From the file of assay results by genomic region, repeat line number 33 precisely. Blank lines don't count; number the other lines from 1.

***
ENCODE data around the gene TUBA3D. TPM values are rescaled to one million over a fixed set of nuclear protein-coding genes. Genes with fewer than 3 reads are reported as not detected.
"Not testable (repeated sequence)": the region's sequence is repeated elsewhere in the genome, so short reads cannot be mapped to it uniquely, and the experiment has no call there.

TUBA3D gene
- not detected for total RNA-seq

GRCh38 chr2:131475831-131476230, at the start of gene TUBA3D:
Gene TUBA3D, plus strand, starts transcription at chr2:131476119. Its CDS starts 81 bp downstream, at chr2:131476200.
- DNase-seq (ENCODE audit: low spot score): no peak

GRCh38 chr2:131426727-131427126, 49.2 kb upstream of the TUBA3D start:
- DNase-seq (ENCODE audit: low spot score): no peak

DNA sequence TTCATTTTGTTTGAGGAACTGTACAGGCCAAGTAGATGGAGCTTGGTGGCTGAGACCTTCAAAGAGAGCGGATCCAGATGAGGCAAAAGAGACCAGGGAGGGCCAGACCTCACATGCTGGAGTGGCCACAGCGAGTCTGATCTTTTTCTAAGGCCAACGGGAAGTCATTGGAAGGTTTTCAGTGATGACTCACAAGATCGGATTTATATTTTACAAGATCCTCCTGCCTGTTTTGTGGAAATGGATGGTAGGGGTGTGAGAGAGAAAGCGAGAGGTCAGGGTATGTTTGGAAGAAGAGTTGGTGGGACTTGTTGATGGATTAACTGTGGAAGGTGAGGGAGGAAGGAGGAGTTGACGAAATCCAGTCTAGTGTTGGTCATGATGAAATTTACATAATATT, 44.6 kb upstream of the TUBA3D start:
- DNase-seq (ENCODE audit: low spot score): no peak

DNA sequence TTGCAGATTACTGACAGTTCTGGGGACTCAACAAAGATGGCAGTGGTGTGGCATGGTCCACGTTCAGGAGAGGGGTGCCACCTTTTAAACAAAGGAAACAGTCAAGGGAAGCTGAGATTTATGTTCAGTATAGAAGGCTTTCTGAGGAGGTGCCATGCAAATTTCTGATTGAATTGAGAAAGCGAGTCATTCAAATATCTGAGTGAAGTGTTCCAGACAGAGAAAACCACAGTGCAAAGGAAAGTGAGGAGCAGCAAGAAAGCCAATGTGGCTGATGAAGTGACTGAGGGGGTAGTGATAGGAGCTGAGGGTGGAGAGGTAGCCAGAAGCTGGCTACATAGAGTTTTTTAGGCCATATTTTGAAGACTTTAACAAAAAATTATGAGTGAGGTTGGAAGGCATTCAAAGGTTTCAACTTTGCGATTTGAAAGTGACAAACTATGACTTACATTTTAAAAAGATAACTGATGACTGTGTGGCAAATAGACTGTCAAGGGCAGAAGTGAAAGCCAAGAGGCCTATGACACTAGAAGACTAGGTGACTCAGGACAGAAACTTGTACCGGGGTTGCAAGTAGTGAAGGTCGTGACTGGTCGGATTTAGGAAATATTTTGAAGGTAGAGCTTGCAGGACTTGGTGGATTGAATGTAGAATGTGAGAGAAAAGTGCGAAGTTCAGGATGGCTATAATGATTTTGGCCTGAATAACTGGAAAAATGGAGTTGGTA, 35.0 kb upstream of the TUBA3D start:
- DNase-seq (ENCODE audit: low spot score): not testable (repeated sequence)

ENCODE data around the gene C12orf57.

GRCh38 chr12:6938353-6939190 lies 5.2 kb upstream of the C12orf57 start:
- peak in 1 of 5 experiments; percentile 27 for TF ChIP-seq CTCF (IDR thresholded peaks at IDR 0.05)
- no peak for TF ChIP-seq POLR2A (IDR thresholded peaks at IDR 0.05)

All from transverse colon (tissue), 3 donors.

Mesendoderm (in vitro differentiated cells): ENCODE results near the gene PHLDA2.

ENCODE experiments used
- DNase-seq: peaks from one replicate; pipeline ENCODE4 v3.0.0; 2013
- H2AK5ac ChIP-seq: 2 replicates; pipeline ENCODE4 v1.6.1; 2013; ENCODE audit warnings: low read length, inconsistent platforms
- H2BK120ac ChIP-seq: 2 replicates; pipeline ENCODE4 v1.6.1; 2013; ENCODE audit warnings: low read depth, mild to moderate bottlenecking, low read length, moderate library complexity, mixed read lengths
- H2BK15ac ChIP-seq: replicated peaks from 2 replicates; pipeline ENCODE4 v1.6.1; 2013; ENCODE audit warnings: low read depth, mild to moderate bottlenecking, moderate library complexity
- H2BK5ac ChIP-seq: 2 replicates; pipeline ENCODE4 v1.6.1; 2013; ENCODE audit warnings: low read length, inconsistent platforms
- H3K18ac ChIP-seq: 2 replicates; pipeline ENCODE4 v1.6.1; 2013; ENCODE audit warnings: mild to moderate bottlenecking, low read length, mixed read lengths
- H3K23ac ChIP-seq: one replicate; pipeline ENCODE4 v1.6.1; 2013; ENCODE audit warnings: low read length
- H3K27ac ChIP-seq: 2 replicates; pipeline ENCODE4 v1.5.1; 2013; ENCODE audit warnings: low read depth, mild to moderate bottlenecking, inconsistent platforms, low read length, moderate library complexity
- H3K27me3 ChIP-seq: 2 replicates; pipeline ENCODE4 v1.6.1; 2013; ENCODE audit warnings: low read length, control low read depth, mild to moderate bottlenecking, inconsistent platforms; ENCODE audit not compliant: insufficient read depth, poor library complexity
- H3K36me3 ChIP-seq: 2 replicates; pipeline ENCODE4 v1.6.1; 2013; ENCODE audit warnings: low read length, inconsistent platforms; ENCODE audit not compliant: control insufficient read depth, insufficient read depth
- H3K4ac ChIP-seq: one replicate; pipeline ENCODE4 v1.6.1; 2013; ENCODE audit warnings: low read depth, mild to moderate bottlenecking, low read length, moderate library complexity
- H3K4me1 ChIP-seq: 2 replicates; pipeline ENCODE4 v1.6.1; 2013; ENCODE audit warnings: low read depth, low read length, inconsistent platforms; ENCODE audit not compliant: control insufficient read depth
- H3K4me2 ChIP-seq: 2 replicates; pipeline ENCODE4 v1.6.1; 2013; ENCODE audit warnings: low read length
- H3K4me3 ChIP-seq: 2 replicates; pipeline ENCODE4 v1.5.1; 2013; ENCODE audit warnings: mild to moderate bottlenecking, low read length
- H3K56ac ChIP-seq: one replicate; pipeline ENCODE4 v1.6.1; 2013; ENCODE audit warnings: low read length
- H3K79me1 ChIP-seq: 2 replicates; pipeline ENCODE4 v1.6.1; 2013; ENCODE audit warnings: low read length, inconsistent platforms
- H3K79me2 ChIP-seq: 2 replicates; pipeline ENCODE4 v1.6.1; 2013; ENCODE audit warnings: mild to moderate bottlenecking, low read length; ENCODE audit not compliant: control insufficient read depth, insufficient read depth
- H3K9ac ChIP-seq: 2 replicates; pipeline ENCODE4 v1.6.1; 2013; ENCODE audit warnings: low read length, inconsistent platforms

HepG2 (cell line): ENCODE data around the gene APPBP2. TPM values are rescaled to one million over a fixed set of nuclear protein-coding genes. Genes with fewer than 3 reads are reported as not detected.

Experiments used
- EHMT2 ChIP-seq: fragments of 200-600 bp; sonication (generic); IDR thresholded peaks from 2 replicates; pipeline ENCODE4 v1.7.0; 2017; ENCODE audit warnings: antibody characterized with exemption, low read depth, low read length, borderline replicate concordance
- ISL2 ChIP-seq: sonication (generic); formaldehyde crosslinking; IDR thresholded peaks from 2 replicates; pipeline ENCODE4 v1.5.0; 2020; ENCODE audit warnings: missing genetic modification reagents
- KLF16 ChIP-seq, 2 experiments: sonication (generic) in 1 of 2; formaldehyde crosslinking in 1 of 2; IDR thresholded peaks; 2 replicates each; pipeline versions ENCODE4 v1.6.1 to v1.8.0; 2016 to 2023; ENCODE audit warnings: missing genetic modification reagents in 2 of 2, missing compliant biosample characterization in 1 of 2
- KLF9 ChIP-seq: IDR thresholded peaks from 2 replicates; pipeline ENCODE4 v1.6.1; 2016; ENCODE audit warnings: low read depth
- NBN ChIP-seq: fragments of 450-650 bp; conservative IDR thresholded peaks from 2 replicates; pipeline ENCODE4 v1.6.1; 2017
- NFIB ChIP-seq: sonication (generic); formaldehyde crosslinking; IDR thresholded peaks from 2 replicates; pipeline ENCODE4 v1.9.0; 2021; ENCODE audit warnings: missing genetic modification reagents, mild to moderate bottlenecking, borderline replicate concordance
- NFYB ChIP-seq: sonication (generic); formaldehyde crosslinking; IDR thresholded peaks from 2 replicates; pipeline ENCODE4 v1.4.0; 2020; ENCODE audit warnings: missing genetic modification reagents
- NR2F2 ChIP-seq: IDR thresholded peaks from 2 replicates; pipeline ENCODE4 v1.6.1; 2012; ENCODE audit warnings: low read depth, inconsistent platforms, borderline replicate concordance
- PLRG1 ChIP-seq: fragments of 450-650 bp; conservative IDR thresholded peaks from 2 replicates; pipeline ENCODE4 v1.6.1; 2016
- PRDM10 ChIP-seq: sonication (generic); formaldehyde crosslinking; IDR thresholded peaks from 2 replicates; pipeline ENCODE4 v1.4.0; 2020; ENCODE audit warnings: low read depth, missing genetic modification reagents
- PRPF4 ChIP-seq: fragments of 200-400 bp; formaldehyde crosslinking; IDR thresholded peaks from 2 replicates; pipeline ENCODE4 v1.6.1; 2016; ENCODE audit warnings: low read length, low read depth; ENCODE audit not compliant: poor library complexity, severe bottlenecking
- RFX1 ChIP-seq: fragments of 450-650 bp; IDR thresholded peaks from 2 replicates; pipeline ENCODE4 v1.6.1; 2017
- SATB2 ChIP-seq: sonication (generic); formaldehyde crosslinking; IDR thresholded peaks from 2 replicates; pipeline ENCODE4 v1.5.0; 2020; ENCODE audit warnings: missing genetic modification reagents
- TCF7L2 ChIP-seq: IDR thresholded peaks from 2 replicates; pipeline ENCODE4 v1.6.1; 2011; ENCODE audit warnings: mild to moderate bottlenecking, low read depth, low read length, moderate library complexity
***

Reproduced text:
- H3K4me2 ChIP-seq: 2 replicates; pipeline ENCODE4 v1.6.1; 2013; ENCODE audit warnings: low read length